Premier Jason Kenney (File photo by THE CANADIAN PRESS)

Premier Jason Kenney (File photo by THE CANADIAN PRESS)

Albertans 12 and older will be eligible for COVID vaccines starting next week

New restrictions in place for at least three weeks

Premier Jason Kenney says government does not want to create unnecessary fear, but be “straight up with Albertans” about the impact on the health care system if the growth of cases continues at the same speed, and possibly accelerate.

“We can manage right now. AHS has worked very hard over the last year to increase capacity to do every thing we can. But people need to know there is a limit,” Kenney said on Wednesday morning during press conference to discuss the new COVID-19 restrictions announced Tuesday night.

He said cases are growing by 1.8 per cent daily, and at that pace ICU beds will be overloaded with COVID patients by early June.

“Our stretch capacity is 425 COVID ICU beds. But let’s be clear we can only open up those staffed beds by massively cancelling surgeries and other health care procedures, the cost of which would be very high and frankly, would also likely cost lives.”

Related:

‘Please stay home’: Kenney imposes new COVID-19 restrictions

The sweeping COVID-19 public health measures that will be in place for the next three weeks. The new set of rules apply to municipalities or areas with more than 50 cases per 100,000 people or 30 or more active COVID-19 cases. This would include all central Alberta communities except Drumheller.

Some municipalities with 50 cases per 100,000 people or less than 30 active cases will follow slightly different restrictions.

The fine for violating public health orders will also be doubled from $1,000 to $2,000 and the province will be introducing a tougher protocol for repeat offenders.

Kenney said the restrictions announced Tuesday night “are are tough, but they are absolutely necessary.”

“We must act to bend the curve down one last time.”

He said hopefully the number of people who get sick from COVID will decline as more people get vaccinated.

“Today I am pleased to announce that by this coming Monday, every single Albertan over the age of 12 will be eligible to receive COVID-19 vaccine. This reflects late-breaking news this morning from Health Canada that the Pfizer vaccine is safe for children at 12 years of age and older, which is obviously great news.”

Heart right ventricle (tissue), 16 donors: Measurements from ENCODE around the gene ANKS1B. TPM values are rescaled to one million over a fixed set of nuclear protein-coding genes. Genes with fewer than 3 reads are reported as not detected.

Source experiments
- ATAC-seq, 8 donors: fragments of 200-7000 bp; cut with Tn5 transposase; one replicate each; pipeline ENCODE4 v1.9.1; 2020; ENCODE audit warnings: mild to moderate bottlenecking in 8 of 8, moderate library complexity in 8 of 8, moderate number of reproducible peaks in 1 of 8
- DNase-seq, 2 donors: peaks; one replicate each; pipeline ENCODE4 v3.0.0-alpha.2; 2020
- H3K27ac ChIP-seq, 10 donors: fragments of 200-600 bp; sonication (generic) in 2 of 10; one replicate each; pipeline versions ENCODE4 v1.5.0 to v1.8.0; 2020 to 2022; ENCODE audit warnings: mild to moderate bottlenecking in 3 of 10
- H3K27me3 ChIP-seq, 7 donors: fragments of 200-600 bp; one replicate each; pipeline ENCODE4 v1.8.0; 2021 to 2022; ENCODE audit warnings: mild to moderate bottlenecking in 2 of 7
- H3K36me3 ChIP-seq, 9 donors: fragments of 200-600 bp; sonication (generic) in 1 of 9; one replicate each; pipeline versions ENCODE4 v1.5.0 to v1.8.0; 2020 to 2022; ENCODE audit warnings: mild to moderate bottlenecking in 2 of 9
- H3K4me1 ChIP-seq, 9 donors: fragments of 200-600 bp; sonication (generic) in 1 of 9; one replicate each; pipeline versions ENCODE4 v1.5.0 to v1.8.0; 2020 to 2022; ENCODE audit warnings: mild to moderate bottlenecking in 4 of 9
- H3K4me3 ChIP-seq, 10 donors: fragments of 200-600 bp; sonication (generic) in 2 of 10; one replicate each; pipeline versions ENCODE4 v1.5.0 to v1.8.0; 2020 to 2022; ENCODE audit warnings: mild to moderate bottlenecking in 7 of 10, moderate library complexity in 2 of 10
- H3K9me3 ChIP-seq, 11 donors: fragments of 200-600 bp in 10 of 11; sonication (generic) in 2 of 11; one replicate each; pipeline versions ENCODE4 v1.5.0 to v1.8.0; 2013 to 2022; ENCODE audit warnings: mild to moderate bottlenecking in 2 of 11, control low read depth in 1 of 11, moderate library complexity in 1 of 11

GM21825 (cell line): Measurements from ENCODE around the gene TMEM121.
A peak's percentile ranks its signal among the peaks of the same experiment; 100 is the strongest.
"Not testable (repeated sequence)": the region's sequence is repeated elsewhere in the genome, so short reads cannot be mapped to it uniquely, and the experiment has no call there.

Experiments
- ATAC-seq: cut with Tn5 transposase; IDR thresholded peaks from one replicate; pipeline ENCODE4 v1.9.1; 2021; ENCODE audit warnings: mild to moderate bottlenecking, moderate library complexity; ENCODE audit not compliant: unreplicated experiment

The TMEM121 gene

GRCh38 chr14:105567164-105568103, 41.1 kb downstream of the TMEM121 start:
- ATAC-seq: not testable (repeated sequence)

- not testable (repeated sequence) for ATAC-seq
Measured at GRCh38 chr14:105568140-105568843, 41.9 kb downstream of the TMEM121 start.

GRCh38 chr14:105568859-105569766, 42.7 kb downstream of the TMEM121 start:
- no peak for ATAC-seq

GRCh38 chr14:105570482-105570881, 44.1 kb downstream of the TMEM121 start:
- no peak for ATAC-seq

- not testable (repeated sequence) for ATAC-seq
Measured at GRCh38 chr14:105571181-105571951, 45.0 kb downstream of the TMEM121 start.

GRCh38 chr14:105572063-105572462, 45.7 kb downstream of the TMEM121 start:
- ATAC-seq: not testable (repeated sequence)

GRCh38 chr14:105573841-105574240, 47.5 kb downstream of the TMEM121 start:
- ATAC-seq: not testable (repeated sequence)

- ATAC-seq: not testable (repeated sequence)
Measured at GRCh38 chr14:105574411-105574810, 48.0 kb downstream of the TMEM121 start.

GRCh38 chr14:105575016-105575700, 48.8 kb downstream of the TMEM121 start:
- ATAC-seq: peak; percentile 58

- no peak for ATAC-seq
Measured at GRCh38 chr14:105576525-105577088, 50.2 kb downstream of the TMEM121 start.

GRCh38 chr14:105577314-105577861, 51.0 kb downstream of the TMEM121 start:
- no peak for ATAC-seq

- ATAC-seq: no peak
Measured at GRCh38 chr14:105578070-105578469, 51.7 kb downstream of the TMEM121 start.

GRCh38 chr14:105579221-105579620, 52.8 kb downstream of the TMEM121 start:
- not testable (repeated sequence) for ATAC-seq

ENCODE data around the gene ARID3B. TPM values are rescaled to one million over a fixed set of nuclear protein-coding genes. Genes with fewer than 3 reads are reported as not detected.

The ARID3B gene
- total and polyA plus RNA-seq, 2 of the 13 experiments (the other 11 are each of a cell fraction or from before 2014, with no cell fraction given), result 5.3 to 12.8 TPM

But there is evidence that vaccines are less effective against the P1 Brazilian variant, he said.

Related:

Alberta confirms blood clot disorder death linked to AstraZeneca vaccine

Among the new restrictions, kindergarten to Grade 12 students across the province will move to online learning until May 25 as of Friday.

As of Wednesday, outdoor gatherings are reduced from 10 to five people, with a strong recommendation to keep those gatherings to just two people. Retail services must limit customer capacity to 10 per cent of occupancy.

All post-secondary institutions must shift to online learning today.

On Sunday at midnight, patio service at bars and restaurants across the province will close and move to take-out only.

Gyms, hair and nail salons and barbershops will also have to close Sunday at midnight for at least three weeks.

As of Sunday, all outdoor sports and recreation are now prohibited except with members of your household or, if living alone, two close contacts. This includes all group physical activities, such as team sports, fitness classes, training sessions, one-on-one lessons and training activities and practices, training and games.

Funerals are limited to 10 people and faith services are allowed to have up to 15 people instead of the previous 15 per cent.

Workplaces with three or more COVID-19 cases will close for 10 days, except for essential and critical services. Kenney advised those who can work from home, should do so.



News tips

Like us on Facebook and follow us on Twitter

AlbertaCoronavirusGovernment

Just Posted

TELUS is proposing to construct a 5G tower at Pople Park. Photo: Sheri Regnier
First 5G tower in Trail proposed for placement in popular park

TELUS has a consultation process open until June 28

The Independent Investigations Office of BC is looking into a Castlegar incident. File photo
Police watchdog investigating Castlegar incident